Quote o' the day: proofs and algorithms
"Informal proofs are algorithms; formal proofs are code."
The question of what, exactly, constitutes a "proof" of a mathematical claim has challenged philosophers for millenia. A rough and ready definition, though, could be this: a proof of a mathematical proposition P is a written (or spoken) text that instills in the reader or hearer the certainty that P is true. That is, a proof is an act of communication.
Now, acts of communication may involve different sorts of readers. On one hand, the "reader" can be a program like Coq, in which case the "belief" that is instilled is a simple mechanical check that P can be derived from a certain set of formal logical rules, and the proof is a recipe that guides the program in performing this check. Such recipes are formal proofs.
Alternatively, the reader can be a human being, in which case the proof will be written in English or some other natural language, thus necessarily informal. Here, the criteria for success are less clearly specified. A "good" proof is one that makes the reader believe P. But the same proof may be read by many different readers, some of whom may be convinced by a particular way of phrasing the argument, while others may not be. One reader may be particularly pedantic, inexperienced, or just plain thick-headed; the only way to convince them will be to make the argument in painstaking detail. But another reader, more familiar in the area, may find all this detail so overwhelming that they lose the overall thread. All they want is to be told the main ideas, because it is easier to fill in the details for themselves. Ultimately, there is no universal standard, because there is no single way of writing an informal proof that is guaranteed to convince every conceivable reader. In practice, however, mathematicians have developed a rich set of conventions and idioms for writing about complex mathematical objects that, within a certain community, make communication fairly reliable. The conventions of this stylized form of communication give a fairly clear standard for judging proofs good or bad.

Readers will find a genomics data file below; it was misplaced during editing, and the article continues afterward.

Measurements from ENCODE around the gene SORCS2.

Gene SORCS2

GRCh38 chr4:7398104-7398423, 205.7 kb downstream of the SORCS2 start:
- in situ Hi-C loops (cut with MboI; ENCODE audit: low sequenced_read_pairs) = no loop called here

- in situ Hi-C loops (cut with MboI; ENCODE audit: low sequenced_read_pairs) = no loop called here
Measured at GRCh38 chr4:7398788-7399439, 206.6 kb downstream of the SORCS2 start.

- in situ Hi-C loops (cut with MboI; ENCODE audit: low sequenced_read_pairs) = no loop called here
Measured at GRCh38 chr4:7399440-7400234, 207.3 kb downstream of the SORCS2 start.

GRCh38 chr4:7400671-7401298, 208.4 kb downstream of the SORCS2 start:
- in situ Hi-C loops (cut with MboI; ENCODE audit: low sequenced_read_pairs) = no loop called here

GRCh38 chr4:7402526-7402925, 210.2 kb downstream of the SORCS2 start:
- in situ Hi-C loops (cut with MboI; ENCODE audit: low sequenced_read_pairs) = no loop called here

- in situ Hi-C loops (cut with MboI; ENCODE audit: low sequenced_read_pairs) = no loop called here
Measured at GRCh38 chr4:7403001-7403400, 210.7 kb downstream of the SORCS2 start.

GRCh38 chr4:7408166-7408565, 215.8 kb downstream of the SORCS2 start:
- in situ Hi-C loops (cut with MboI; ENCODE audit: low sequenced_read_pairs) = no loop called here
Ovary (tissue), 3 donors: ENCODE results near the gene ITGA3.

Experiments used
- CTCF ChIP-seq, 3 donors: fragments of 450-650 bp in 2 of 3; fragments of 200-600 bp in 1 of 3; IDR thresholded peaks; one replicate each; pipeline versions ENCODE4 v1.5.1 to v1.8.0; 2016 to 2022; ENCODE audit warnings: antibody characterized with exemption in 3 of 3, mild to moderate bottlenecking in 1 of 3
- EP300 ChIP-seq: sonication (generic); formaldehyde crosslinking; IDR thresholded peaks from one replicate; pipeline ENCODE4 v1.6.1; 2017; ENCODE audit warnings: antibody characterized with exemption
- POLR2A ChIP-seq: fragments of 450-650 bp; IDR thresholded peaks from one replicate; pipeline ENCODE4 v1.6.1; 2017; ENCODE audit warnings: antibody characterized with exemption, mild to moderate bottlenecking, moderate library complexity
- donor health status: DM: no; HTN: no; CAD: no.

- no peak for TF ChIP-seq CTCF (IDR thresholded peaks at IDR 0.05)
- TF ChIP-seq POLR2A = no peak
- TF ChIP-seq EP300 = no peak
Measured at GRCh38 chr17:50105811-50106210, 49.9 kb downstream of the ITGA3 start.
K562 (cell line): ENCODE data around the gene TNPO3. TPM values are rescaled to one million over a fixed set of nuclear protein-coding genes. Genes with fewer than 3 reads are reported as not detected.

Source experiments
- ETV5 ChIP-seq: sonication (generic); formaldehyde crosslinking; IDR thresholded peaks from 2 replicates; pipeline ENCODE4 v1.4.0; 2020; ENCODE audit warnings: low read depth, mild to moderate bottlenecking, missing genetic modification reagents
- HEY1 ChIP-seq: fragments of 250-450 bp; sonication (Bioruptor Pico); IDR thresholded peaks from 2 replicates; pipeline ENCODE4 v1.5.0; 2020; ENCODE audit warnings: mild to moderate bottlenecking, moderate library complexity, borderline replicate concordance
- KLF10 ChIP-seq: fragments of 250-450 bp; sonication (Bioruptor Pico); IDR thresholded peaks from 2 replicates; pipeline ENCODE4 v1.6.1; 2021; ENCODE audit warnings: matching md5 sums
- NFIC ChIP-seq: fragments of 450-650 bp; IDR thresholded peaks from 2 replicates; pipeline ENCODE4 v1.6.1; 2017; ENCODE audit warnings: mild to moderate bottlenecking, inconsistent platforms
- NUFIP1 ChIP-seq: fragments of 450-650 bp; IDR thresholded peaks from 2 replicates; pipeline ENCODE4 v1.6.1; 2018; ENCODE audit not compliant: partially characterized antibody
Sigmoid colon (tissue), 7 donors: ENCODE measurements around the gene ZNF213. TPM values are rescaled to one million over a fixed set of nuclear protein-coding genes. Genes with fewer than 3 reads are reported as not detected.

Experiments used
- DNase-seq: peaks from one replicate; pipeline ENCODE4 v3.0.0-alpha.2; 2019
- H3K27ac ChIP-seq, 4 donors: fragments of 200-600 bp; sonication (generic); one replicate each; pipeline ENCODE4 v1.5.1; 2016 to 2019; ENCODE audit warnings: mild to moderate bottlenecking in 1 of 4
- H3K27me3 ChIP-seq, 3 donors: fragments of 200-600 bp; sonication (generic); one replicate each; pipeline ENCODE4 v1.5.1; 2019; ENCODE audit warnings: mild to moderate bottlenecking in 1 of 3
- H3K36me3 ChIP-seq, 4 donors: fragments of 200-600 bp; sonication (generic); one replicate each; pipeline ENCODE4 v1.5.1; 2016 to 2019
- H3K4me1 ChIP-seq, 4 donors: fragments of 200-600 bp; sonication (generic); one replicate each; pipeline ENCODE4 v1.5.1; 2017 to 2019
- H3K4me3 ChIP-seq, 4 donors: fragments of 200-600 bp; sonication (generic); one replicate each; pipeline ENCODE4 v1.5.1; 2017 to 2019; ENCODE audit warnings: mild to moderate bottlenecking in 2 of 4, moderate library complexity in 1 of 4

Because we are using Coq in this course, we will be working heavily with formal proofs. But this doesn't mean we can ignore the informal ones! Formal proofs are useful in many ways, but they are not very efficient ways of communicating ideas between human beings.
There's a lot here: the statement in quotes is closely akin to, but subtly different from, the Curry-Howard correspondence, that programs and (formal) proofs are closely related. But there's more, even granted that a formal proof must have more details than an informal proof and that the formal proof may not follow the conventions expected of a traditional informal proof. The proof assistants like Coq that I have looked at produce proofs that are nearly unreadable. For example, this is a proof from Coq (from the Basics chapter just prior to the quote above), of the commutativity of addition:
Theorem plus_comm : forall n m : nat,
n + m = m + n.
intros n m.
induction n as [| n'].
Case "n = 0". simpl. rewrite -> plus_0_r. reflexivity.
Case "n = S n'". simpl. rewrite -> IHn'. rewrite -> plus_n_Sm. reflexivity.
It includes the "Case" tactic that helps to document the sub-goals of the inductive proof, which helps immensely. But still.... So, the readability of formal proofs in Coq is significantly worse, to my eyes, than the readability of most programming languages, and as a result translating between a formal proof and an informal, explanatory proof is a difficult skill to learn. It's a good thing Software Foundations has some discussion of it.